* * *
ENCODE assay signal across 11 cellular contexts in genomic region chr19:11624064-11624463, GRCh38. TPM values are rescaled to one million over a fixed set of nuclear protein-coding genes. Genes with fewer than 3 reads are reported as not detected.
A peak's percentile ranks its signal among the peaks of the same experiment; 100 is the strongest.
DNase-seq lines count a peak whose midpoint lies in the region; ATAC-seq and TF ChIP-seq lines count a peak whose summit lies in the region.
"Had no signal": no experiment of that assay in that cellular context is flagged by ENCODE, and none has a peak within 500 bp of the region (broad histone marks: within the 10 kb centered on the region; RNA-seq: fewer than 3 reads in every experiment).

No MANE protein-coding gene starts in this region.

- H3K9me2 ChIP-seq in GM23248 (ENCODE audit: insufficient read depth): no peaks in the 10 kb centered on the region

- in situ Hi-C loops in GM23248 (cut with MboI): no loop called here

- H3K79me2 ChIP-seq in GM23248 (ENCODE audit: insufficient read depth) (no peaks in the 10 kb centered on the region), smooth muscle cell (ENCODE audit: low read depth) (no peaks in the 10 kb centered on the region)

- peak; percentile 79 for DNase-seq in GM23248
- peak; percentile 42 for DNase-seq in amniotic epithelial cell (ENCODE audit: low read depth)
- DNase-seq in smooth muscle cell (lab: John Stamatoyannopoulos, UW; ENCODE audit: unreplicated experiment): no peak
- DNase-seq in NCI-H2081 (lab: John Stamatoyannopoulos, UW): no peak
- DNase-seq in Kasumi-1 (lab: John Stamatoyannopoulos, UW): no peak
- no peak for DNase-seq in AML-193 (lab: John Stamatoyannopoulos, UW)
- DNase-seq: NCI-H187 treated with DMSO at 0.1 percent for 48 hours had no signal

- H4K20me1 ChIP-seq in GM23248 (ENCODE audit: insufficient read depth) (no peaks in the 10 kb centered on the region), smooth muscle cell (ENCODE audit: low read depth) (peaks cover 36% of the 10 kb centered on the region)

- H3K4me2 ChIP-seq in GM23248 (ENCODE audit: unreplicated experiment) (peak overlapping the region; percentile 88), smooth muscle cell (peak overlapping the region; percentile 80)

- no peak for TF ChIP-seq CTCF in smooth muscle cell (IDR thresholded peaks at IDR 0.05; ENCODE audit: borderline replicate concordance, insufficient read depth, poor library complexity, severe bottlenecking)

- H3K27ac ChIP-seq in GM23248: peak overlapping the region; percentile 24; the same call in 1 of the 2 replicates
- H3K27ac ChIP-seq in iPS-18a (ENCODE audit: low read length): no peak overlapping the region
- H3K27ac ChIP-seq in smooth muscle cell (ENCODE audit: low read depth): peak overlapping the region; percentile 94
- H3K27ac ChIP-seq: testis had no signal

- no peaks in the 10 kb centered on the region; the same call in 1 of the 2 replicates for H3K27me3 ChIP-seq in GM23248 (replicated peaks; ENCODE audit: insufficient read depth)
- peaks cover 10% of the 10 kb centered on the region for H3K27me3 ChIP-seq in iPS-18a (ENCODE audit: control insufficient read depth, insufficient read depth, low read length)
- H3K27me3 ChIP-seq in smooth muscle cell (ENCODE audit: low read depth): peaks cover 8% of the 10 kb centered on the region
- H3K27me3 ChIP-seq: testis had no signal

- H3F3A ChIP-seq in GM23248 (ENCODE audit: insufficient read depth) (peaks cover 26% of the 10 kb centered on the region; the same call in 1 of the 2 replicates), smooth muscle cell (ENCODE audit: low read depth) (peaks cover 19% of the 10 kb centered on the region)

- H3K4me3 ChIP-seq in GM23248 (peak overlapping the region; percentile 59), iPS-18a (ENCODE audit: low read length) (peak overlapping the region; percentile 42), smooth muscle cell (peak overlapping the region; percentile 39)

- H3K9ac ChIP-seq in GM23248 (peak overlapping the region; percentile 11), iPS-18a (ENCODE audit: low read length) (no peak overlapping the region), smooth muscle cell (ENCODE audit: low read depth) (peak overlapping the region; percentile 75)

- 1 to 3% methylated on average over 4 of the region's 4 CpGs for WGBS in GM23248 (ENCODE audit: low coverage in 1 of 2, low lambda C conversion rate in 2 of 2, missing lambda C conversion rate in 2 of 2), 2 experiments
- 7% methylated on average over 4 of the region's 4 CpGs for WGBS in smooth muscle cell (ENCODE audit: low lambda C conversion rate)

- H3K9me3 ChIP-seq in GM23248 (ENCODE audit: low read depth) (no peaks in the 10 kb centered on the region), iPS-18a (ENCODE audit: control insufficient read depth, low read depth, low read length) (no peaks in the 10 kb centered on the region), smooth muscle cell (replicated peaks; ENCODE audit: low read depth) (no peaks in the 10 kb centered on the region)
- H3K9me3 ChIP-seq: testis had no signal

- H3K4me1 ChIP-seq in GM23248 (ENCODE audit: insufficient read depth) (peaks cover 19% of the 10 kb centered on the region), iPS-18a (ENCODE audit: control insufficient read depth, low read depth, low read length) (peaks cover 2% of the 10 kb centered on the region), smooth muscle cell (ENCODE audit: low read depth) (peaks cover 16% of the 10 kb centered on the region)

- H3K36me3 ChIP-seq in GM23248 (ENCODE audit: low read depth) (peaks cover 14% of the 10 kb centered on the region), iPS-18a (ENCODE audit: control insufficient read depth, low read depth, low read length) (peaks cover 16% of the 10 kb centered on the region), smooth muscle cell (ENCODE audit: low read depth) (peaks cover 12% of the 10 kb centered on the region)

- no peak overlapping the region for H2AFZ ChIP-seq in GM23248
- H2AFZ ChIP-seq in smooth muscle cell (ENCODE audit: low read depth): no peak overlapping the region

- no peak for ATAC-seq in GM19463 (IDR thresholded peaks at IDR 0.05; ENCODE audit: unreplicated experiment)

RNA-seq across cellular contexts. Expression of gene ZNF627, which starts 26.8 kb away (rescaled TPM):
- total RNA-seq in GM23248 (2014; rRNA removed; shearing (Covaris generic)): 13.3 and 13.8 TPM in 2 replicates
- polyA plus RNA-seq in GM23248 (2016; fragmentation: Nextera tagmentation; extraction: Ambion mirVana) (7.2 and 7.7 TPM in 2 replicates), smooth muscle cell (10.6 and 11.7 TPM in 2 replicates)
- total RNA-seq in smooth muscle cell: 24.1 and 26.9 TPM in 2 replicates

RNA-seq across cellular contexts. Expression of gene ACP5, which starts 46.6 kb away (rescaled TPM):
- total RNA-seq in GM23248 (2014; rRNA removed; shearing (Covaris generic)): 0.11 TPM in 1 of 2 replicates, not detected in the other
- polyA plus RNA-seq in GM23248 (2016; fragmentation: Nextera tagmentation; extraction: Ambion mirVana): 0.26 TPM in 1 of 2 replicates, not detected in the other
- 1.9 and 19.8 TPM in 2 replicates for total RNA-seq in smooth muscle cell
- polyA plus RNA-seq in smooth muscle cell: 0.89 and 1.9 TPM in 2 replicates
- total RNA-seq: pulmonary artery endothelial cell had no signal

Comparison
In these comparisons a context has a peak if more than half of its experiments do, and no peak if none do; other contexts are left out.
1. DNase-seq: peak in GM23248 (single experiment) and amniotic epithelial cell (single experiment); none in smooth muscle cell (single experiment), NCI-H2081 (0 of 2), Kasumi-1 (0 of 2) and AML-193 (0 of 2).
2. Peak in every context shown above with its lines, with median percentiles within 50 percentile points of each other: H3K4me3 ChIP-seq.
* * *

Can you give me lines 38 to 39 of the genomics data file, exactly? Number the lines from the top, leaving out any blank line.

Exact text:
- no peak for ATAC-seq in GM19463 (IDR thresholded peaks at IDR 0.05; ENCODE audit: unreplicated experiment)

RNA-seq across cellular contexts. Expression of gene ZNF627, which starts 26.8 kb away (rescaled TPM):